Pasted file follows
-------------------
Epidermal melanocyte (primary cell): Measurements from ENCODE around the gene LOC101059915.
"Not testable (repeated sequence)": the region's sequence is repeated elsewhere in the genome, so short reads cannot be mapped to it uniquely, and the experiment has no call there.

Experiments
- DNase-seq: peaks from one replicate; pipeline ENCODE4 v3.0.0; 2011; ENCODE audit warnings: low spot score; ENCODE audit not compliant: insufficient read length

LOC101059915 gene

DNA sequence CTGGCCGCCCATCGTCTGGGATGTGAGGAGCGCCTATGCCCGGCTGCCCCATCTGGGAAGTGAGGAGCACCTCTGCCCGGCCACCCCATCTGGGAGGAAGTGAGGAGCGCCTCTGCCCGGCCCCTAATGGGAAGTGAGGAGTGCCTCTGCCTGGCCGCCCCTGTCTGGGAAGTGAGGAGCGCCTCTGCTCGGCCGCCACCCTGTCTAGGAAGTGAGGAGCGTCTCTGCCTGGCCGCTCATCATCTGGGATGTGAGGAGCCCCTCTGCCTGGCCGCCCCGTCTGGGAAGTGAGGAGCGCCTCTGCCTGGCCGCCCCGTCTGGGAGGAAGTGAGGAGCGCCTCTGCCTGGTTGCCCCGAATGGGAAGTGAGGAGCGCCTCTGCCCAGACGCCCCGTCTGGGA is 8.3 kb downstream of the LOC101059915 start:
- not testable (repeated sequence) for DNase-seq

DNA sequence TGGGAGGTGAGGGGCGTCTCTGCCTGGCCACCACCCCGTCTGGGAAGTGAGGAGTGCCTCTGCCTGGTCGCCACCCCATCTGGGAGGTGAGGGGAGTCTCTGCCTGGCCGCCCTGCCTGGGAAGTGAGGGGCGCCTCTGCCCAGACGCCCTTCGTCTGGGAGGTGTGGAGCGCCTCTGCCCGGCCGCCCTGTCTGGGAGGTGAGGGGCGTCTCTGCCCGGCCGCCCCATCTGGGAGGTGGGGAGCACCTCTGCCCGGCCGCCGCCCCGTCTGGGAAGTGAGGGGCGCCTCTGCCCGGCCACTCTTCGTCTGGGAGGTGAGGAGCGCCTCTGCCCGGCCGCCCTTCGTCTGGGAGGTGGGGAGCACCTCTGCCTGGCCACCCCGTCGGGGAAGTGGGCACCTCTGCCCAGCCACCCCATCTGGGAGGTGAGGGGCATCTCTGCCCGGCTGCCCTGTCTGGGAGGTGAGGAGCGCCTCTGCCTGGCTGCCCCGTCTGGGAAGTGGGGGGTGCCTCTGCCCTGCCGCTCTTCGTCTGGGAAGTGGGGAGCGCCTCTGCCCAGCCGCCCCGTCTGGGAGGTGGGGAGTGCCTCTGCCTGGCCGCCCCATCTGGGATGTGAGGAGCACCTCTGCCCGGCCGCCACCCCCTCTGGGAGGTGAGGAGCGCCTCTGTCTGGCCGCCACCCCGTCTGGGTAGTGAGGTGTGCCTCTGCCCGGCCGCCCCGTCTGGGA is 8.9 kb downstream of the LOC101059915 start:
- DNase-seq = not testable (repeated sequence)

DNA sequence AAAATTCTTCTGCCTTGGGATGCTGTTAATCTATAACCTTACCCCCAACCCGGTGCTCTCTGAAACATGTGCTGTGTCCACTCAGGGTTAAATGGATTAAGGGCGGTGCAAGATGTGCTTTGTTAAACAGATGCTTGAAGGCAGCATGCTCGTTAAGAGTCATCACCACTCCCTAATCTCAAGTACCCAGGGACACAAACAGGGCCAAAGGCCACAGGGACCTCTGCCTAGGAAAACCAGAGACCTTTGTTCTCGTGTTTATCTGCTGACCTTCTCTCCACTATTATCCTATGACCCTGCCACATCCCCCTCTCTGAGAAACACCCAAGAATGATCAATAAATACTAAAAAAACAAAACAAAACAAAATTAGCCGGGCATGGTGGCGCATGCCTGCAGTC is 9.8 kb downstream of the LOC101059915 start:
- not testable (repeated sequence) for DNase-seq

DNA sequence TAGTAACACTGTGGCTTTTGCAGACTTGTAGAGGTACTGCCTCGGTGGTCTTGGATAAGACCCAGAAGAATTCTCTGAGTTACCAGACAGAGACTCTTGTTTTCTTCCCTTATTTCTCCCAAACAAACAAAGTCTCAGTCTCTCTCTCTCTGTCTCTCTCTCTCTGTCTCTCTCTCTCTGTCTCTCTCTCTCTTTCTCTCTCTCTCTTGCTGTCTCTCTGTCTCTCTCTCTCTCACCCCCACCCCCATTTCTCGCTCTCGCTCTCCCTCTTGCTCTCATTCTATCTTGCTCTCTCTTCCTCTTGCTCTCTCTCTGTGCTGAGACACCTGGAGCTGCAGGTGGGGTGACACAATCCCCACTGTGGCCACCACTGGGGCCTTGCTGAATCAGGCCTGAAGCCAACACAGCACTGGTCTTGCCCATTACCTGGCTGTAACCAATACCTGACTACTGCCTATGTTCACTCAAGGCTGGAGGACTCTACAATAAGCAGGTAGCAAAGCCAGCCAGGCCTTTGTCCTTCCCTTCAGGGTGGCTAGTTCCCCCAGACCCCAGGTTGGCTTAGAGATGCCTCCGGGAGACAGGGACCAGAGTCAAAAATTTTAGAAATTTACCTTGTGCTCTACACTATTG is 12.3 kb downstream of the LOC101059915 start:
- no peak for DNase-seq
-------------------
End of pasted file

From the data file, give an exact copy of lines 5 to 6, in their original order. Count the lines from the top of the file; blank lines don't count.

LOC101059915 gene

DNA sequence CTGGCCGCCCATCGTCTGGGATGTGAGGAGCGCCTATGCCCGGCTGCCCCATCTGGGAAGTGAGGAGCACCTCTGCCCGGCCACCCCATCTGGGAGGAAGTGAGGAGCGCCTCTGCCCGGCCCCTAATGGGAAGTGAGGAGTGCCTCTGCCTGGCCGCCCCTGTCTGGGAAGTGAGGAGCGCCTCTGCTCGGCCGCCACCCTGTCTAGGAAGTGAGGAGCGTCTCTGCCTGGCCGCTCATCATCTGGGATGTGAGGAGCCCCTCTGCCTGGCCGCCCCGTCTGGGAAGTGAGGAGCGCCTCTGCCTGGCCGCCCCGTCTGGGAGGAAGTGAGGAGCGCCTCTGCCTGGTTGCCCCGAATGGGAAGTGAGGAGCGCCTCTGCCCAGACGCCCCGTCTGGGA is 8.3 kb downstream of the LOC101059915 start: